Lismore Floods
Lismore Floods

Flooding, cyclone risk for Northern Rivers during La Nina

LA NINA is not going to be kind to northern NSW with above-average rainfall increasing the risk of flooding and greater risk from tropical cyclones crossing the coast further north.

It's prompted a warning from Dr Andrew Watkins of the Bureau of Meteorology to prepare for the storm season early this year.

Northeast Australia, including northern NSW and all of Queensland, should see above-average rainfall with a potential for increased flooding.

There's also more potential for tropical cyclones crossing the coast in the far northeast during La Niña events.

The last La Niña event was from 2010-2012 and resulted in one of Australia's wettest two-year periods on record.

Widespread flooding occurred in many parts of Australia associated with the record rainfalls.

Tropical Cyclone Yasi also caused widespread destruction during this period after crossing the coast in far-north Queensland.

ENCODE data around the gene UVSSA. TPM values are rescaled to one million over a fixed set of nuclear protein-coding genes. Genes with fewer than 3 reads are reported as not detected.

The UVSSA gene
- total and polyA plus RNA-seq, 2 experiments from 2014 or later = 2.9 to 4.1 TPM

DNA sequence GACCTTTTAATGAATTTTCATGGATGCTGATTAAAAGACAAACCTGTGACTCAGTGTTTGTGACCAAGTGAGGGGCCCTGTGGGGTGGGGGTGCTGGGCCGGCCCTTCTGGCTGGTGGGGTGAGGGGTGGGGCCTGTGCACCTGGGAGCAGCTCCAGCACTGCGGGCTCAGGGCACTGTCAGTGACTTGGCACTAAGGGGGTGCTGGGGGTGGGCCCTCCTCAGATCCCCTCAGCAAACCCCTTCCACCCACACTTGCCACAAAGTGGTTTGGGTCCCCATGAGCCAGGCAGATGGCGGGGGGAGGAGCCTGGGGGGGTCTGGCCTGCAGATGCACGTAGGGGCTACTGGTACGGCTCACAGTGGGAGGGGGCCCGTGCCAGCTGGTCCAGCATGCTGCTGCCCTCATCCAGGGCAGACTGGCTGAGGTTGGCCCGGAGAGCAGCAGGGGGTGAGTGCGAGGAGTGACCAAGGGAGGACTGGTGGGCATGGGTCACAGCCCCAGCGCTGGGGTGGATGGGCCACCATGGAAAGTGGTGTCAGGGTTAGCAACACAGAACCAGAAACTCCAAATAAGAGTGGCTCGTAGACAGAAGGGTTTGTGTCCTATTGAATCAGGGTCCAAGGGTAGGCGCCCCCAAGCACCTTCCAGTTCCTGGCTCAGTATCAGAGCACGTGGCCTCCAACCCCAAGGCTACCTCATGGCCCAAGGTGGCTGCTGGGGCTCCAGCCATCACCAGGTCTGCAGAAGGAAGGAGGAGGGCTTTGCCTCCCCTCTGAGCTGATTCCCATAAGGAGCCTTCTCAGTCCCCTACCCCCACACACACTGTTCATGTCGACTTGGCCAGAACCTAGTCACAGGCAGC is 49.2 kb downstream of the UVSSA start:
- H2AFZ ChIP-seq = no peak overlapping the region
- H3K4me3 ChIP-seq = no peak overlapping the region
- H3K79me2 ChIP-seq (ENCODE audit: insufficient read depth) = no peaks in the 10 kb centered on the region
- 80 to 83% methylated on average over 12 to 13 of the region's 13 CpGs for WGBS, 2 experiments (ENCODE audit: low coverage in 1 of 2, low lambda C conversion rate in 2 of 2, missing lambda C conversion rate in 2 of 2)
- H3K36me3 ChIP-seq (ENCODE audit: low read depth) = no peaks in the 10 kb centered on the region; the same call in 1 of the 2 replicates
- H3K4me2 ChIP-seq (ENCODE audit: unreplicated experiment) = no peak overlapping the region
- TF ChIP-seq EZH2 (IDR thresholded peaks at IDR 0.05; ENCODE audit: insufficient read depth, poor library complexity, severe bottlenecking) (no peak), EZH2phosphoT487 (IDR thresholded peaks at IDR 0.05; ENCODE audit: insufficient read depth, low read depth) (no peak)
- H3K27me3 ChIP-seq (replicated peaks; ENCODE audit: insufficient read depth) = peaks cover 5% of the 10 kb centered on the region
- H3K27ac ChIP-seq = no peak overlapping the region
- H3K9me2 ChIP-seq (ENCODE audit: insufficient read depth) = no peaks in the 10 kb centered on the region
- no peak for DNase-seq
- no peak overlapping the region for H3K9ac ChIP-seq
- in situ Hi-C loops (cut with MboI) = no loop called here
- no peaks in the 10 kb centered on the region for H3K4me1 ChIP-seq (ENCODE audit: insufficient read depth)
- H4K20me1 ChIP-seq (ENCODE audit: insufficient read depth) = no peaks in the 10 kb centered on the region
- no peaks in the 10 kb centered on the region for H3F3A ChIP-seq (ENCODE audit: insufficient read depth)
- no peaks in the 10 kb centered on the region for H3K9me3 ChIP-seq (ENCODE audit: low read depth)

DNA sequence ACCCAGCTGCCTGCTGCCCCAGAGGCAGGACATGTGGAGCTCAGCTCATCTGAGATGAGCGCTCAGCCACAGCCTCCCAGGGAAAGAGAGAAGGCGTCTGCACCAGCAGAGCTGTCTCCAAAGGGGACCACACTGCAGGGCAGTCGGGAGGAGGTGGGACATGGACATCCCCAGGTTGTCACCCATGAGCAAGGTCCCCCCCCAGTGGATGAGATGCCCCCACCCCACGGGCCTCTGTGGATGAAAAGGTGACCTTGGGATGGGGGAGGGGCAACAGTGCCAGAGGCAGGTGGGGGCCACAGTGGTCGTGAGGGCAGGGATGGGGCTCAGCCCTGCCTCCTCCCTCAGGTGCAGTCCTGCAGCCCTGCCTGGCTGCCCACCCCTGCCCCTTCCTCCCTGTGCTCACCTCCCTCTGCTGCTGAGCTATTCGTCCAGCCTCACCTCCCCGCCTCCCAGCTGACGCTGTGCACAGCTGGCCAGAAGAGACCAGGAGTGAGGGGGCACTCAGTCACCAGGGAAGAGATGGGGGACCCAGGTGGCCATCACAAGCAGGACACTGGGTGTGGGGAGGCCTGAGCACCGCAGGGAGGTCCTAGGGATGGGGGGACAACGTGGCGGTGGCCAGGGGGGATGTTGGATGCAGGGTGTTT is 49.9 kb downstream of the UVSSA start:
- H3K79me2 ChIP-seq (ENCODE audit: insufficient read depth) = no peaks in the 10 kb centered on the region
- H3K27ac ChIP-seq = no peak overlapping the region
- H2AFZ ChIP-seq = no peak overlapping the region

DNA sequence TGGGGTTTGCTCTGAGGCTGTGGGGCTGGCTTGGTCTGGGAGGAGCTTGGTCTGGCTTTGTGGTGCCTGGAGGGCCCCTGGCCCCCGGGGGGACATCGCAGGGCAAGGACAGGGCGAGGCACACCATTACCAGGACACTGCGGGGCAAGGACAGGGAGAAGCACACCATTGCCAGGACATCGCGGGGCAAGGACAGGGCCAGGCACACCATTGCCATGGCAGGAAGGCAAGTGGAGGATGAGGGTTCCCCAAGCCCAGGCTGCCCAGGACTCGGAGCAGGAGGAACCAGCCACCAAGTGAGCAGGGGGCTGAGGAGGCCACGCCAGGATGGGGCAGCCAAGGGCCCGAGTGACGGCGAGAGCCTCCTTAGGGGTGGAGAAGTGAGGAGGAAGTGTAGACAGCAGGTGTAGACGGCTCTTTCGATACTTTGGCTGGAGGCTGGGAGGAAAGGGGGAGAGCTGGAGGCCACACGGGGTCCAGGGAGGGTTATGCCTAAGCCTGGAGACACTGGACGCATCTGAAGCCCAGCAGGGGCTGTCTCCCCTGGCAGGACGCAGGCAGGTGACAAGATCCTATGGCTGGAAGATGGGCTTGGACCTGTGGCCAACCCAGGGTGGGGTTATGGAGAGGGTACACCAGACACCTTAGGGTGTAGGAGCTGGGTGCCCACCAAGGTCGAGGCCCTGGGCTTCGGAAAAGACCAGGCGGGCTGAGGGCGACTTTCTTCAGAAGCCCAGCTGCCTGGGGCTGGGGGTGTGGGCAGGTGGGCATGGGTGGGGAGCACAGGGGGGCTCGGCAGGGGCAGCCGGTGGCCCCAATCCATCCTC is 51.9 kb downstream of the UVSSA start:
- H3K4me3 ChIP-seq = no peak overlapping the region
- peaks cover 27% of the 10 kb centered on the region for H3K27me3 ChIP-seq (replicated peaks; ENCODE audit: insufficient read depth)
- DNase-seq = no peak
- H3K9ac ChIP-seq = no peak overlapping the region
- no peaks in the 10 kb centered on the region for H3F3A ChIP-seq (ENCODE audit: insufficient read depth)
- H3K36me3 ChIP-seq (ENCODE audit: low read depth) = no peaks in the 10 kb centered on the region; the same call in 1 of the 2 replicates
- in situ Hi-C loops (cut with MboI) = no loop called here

LISMORE FLOODS. Lismore flood clean up. The town of Lismore starts the mammoth clean up after flood waters engulfed the town. Shoel Surtees (r) looks at the destroyed stock from her Brightways Lighting store on Keen st in the Lismore CBD. Pic Nathan Edwards
LISMORE FLOODS. Lismore flood clean up. The town of Lismore starts the mammoth clean up after flood waters engulfed the town. Shoel Surtees (r) looks at the destroyed stock from her Brightways Lighting store on Keen st in the Lismore CBD. Pic Nathan Edwards

 

Dr Watkins said La Nina brought with it more tropical cyclones than normal and the early onset of the wet season.

"Typically in north east Australia, La Nina brings more tropical cyclones than normal and we have only ever seen one severe tropical cyclone in a season cross the coast during La Nina years," he said.

"So you need to be prepared for more tropical cyclones, earlier tropical cyclones and also wetter conditions over coming months.

"The risk of flooding is increased as well in many areas."

La Niña events normally last for around a year, however they can be shorter, or much longer.

Climate models suggest these patterns will continue until at least the end of the year.



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